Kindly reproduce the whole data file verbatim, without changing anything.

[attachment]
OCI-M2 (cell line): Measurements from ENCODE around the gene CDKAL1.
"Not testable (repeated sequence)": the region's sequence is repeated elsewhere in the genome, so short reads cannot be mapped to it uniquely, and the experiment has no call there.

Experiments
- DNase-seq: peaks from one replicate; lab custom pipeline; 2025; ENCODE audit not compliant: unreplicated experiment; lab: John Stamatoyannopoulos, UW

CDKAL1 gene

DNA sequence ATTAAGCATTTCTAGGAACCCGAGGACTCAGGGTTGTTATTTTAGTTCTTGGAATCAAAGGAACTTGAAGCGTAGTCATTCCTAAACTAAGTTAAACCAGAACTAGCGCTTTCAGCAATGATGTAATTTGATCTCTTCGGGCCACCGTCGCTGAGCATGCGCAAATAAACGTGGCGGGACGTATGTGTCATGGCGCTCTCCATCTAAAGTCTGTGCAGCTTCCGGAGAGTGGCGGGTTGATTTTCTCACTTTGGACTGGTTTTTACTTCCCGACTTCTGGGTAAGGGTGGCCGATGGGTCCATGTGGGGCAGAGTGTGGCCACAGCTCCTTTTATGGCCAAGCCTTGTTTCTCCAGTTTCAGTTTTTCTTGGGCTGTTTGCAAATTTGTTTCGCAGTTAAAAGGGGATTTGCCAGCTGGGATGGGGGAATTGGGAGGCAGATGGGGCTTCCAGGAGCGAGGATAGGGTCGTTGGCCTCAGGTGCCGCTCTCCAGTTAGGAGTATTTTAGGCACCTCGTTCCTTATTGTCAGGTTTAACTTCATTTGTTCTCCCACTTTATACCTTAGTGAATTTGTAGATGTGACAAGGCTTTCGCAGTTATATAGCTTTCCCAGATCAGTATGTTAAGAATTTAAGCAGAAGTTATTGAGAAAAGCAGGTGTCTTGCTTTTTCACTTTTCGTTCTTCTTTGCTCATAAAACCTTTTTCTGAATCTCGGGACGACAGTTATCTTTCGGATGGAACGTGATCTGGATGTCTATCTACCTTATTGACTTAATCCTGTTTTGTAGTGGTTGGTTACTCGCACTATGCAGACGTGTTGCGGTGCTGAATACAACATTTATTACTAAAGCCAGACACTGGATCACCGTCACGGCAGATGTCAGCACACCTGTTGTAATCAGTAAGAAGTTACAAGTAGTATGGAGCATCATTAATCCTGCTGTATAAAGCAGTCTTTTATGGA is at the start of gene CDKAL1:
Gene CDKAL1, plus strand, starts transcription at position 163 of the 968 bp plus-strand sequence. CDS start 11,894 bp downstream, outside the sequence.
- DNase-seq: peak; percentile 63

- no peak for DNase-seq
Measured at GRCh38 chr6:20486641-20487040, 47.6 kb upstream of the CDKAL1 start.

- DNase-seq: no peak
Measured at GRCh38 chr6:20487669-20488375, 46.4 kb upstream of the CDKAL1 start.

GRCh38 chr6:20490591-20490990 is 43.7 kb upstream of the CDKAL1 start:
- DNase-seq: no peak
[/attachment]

OCI-M2 (cell line): Measurements from ENCODE around the gene CDKAL1.
"Not testable (repeated sequence)": the region's sequence is repeated elsewhere in the genome, so short reads cannot be mapped to it uniquely, and the experiment has no call there.

Experiments
- DNase-seq: peaks from one replicate; lab custom pipeline; 2025; ENCODE audit not compliant: unreplicated experiment; lab: John Stamatoyannopoulos, UW

CDKAL1 gene

DNA sequence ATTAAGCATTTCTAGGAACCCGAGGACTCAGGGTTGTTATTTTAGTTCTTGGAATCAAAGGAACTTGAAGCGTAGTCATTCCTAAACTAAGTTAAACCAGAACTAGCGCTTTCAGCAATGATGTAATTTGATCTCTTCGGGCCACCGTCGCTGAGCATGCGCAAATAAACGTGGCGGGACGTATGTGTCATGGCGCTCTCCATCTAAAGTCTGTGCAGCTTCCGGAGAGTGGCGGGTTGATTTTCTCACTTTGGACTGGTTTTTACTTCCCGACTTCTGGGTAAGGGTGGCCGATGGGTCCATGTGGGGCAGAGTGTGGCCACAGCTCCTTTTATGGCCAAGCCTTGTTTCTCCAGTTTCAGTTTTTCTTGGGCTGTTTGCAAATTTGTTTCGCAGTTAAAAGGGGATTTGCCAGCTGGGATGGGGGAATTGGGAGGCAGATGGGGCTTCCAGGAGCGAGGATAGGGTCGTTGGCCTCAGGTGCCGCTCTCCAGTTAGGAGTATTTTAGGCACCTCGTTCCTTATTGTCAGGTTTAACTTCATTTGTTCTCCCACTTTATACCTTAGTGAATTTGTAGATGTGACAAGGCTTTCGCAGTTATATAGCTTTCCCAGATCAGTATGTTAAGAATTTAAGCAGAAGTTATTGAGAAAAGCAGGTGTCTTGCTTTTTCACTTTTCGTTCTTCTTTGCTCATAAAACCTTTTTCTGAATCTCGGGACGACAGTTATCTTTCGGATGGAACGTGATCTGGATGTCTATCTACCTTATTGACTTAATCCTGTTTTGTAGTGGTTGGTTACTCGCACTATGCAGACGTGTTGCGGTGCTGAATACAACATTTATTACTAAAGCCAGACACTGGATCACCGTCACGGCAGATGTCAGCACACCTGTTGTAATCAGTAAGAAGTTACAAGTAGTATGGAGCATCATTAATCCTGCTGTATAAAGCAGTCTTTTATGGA is at the start of gene CDKAL1:
Gene CDKAL1, plus strand, starts transcription at position 163 of the 968 bp plus-strand sequence. CDS start 11,894 bp downstream, outside the sequence.
- DNase-seq: peak; percentile 63

- no peak for DNase-seq
Measured at GRCh38 chr6:20486641-20487040, 47.6 kb upstream of the CDKAL1 start.

- DNase-seq: no peak
Measured at GRCh38 chr6:20487669-20488375, 46.4 kb upstream of the CDKAL1 start.

GRCh38 chr6:20490591-20490990 is 43.7 kb upstream of the CDKAL1 start:
- DNase-seq: no peak